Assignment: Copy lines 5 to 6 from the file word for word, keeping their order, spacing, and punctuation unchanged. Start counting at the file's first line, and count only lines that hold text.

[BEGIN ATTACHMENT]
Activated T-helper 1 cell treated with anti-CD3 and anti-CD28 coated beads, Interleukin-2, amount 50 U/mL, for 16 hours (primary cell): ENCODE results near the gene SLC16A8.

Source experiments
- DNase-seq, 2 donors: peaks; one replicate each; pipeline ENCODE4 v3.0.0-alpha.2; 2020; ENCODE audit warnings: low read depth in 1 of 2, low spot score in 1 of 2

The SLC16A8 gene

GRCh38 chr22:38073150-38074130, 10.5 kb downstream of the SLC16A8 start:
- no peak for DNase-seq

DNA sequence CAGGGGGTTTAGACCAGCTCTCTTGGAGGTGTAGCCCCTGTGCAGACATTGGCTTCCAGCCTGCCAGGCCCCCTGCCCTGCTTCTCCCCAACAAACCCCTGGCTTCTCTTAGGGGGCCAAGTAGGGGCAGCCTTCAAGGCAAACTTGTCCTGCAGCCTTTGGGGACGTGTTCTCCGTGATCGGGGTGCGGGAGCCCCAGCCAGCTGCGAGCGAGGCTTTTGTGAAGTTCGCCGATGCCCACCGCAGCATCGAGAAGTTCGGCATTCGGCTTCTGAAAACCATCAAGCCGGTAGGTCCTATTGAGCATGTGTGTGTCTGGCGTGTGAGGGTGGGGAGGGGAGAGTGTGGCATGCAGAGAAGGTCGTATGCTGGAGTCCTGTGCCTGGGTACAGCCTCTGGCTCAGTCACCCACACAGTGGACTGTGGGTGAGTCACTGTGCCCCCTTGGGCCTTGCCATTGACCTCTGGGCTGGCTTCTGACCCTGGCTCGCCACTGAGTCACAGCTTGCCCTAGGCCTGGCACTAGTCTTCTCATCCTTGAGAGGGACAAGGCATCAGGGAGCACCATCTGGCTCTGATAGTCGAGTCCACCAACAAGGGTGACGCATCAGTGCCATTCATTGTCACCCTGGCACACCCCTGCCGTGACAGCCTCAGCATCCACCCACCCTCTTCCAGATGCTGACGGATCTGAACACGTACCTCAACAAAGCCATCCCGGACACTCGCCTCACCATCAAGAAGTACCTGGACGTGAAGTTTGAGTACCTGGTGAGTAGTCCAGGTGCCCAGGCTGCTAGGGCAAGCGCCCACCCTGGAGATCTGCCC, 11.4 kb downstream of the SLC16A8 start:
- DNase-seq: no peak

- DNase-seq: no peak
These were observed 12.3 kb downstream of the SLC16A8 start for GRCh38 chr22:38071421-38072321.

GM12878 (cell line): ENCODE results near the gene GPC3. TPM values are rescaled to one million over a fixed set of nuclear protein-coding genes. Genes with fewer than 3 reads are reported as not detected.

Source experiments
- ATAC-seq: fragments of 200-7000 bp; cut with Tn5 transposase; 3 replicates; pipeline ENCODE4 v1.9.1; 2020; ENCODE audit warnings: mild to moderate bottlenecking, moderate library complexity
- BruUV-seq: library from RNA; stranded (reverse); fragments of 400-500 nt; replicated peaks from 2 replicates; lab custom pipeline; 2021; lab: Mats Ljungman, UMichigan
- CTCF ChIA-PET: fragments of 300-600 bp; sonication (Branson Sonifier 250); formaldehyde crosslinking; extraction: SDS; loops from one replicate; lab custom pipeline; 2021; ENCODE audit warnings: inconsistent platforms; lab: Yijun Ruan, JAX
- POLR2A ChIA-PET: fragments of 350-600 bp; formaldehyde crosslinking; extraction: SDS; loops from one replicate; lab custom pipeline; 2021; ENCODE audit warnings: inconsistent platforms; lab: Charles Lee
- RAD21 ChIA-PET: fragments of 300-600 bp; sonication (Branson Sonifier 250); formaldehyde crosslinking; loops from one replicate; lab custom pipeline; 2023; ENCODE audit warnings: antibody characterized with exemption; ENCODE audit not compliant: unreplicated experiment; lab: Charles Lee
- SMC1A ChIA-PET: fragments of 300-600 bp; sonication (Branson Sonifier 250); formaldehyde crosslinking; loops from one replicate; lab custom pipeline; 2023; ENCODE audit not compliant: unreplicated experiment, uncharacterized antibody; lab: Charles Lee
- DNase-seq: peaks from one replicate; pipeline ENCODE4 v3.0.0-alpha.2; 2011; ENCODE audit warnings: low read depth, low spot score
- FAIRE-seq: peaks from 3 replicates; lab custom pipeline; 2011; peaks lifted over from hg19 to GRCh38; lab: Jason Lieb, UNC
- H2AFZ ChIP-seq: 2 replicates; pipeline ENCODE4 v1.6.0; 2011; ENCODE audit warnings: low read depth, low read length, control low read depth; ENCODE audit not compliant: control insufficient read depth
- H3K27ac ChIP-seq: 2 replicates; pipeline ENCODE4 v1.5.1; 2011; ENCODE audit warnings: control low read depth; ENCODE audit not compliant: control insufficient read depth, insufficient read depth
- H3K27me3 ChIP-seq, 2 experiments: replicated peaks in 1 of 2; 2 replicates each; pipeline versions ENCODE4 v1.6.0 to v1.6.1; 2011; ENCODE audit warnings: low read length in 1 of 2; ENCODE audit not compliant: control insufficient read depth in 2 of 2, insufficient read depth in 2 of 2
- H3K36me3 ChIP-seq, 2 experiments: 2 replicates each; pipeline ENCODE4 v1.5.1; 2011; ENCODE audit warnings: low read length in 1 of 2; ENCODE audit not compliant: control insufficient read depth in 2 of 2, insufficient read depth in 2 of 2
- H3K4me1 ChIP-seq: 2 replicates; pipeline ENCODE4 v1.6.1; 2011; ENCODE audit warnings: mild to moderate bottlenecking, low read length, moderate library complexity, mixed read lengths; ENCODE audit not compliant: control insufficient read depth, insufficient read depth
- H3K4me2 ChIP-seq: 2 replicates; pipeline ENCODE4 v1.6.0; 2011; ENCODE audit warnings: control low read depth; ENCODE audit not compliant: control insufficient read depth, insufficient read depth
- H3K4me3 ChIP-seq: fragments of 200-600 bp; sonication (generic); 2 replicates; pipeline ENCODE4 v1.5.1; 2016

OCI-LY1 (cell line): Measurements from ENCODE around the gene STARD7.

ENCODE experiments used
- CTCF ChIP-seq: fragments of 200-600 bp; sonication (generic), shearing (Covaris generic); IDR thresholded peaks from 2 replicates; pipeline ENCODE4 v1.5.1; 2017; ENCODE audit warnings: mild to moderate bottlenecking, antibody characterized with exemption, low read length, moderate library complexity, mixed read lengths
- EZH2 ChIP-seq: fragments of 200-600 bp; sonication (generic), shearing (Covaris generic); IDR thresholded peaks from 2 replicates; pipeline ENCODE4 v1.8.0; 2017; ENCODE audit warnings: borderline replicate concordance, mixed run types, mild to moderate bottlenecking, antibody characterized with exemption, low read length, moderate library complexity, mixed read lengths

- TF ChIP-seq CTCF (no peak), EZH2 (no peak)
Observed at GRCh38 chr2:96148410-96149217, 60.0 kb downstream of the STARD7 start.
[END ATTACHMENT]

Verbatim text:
GRCh38 chr22:38073150-38074130, 10.5 kb downstream of the SLC16A8 start:
- no peak for DNase-seq